A 2,000-year-old city spanning the Rhine River in western Germany is the region’s cultural hub. A landmark of High Gothic architecture set amid reconstructed old town, the twin-spired Cologne Cathedral is also known for its gilded medieval reliquary and sweeping river views.
Cologne was founded and established in Ubii territory in the 1st century AD as the Roman Colonia Claudia Ara Agrippinensium, the first word of which is the origin of its name. An alternative Latin name of the settlement is Augusta Ubiorum, after the Ubii. “Cologne”, the French version of the city’s name, has become standard in English as well.
Cologne is a major cultural centre for the Rhineland; it hosts more than 30 museums and hundreds of galleries. Exhibitions range from local ancient Roman archeological sites to contemporary graphics and sculpture. The Cologne Trade Fair hosts a number of trade shows such as Art Cologne, imm Cologne, Gamescom, and the Photokina.
City Councillors are elected for a five-year term and the Mayor has a six-year term. The city also has the most pubs per capita in Germany. The city has 70 clubs, “countless” bars, restaurants, and pubs.
Informative Facts About Cologne:
It took 632 years to build the Cologne Cathedral. It’s the third-tallest cathedral in the world.
People of Cologne and nearby have their own language. They call it Kölsch. During carnival time it even appears on nationwide broadcasts.
Cologne has 31 museums.
Cologne has 22 nature reserves, and 15% of its territory is covered in forests.
The inner city of Cologne was completely destroyed during World War II. The reconstruction of the city followed the style of the 1950s while respecting the old layout and naming of the streets.
Cologne is the biggest city in North Rhine-Westphalia.
Cologne was the hometown of Italian expatriate Johann Maria Farina, who created a fragrance and named it after the city. Eau de Cologne or “water from Cologne” is still famous the world over, and is still produced in Cologne today.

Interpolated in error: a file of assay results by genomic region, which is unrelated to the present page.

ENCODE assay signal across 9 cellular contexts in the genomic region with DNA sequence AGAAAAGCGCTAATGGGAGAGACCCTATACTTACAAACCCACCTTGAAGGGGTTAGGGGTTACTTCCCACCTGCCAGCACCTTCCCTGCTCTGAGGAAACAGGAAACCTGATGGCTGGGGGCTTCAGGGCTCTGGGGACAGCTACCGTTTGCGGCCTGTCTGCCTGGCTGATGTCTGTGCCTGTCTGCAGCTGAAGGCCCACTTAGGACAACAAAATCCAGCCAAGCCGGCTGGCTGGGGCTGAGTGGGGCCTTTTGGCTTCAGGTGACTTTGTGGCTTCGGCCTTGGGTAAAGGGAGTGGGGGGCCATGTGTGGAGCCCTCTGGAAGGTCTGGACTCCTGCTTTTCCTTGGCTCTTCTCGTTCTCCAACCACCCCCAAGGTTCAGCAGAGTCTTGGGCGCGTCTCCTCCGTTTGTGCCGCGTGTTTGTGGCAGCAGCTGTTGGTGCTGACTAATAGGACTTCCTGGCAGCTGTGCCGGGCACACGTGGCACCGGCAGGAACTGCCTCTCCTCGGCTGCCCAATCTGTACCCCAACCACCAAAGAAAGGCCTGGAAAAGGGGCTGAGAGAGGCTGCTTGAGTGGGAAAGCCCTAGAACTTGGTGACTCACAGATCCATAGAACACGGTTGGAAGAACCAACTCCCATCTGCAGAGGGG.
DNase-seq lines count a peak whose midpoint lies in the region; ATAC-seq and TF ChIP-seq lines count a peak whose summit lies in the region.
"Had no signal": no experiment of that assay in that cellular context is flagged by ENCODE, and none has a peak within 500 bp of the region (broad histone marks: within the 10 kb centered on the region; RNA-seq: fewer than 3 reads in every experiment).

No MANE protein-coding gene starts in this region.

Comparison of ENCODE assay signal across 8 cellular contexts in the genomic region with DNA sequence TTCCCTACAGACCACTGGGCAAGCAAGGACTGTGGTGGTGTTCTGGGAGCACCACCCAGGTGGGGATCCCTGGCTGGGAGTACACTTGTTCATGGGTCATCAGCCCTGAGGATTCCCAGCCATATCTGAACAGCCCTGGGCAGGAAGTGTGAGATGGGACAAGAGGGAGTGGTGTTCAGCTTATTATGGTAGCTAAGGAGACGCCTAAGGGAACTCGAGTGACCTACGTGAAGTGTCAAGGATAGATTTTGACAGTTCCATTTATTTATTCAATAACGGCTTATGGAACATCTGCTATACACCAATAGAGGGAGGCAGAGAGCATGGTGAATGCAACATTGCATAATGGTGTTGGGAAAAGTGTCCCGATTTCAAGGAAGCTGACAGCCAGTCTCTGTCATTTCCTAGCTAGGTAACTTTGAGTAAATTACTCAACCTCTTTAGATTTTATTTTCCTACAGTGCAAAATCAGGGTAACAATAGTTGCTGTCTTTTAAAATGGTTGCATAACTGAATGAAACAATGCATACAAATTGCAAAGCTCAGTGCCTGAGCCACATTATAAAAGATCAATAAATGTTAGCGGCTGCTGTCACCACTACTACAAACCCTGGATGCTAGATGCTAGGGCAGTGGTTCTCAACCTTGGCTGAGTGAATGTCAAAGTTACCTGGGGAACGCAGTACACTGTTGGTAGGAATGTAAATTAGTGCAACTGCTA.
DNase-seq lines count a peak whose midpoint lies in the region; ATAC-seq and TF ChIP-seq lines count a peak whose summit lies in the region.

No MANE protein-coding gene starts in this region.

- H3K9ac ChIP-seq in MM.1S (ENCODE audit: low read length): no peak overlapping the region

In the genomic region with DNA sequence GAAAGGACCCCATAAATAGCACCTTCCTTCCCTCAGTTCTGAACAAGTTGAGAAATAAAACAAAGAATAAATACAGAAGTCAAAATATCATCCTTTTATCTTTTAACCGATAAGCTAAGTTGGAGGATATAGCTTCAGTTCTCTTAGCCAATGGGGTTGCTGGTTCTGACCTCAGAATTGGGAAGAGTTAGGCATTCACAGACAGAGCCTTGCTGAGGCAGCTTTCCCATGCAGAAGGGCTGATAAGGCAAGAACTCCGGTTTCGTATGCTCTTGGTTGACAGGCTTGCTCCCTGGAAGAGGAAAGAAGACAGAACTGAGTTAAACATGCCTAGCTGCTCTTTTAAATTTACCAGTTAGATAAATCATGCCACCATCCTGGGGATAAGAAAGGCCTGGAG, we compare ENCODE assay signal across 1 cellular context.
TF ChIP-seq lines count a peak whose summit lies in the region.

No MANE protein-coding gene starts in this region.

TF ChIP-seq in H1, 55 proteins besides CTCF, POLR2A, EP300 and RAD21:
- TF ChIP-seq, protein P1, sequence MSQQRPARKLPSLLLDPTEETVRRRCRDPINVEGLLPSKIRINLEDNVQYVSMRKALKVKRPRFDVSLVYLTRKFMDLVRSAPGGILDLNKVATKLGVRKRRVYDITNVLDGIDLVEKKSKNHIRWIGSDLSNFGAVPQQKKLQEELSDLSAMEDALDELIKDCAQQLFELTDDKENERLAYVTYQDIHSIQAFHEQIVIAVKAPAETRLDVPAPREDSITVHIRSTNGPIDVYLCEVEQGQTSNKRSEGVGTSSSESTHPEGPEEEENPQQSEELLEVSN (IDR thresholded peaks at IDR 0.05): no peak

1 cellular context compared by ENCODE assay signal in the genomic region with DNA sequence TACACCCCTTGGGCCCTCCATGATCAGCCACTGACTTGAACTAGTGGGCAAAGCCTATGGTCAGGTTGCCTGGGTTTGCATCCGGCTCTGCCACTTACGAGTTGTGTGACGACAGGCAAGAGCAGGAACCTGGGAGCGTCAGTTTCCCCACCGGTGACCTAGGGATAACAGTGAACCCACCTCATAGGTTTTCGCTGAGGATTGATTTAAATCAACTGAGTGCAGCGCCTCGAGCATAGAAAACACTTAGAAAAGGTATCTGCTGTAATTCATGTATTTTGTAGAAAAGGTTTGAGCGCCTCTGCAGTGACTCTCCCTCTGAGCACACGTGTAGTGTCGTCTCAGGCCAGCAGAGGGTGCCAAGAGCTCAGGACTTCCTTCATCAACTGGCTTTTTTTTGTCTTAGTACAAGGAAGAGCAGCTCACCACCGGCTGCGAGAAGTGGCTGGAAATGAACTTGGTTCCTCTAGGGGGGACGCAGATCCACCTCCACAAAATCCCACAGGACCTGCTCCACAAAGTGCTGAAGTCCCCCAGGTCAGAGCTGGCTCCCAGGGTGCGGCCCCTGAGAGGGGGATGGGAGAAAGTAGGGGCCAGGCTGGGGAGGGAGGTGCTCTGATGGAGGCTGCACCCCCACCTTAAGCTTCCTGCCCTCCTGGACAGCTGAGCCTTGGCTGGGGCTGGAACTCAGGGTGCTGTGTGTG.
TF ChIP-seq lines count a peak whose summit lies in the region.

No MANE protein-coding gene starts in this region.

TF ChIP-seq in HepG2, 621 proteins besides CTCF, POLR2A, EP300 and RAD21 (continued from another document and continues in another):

The city was founded by the Romans in the year 50.
The Population of Cologne is 1,108,000, as of 2019.
The city is officially held to be Germany’s capital of carnivals.
During the period of the persecution of witches (1435-1655), the city held 96 trials, with 37 of the accused women being burned at the stake.
Cologne is twinned with: Barcelona, Spain; Berlin-Neukölln, Germany; Berlin-Treptow, Germany; Bethlehem, Palestine; Cork, Ireland; Cluj Napoca/Klausenburg, Romania; Corinto/El Realejo, Nicaragua; Esch-Sur-Alzette, Luxembourg; Beijing, China; Lüttich, Belgium; Liverpool, UK; Lille, France; Kyoto, Japan; Katowice, Poland; Istanbul, Turkey; Indianapolis, USA; Rio de Janeiro, Brasil; Rotterdam, Netherlands; Tel Aviv-Yafo, Israel; Thessaloniki, Greece; Tunis, Tunisia; Turin, Italy; Turku, Finland & Volgograd, Russia.
Cologne is home to Germany’s largest and oldest university, the University of Cologne, founded in 1388.
Cologne becomes the first German city with a population of more than a million people to declare a climate emergency.
Cologne’s largest daily newspaper is the Kölner Stadt-Anzeiger.
Cologne’s tallest structure is the Colonius telecommunication tower at 266 m.
Cologne is the fourth-largest city in Germany after Berlin, Hamburg, and Munich.
The first urban settlement on the grounds of modern-day Cologne was Oppidum Ubiorum, founded in 38 BC by the Ubii, a Cisrhenian Germanic tribe. In 50 AD, the Romans founded Colonia Claudia Ara Agrippinensium (Cologne) on the river Rhine and the city became the provincial capital of Germania Inferior in 85 AD.
In Cologne, you will find Germany’s only Palm Tree Alley (at Flora).
Every year in July, Cologne hosts Germany’s largest high-altitude musical firework display – the “Cologne Lights” (“Koelner Lichter”).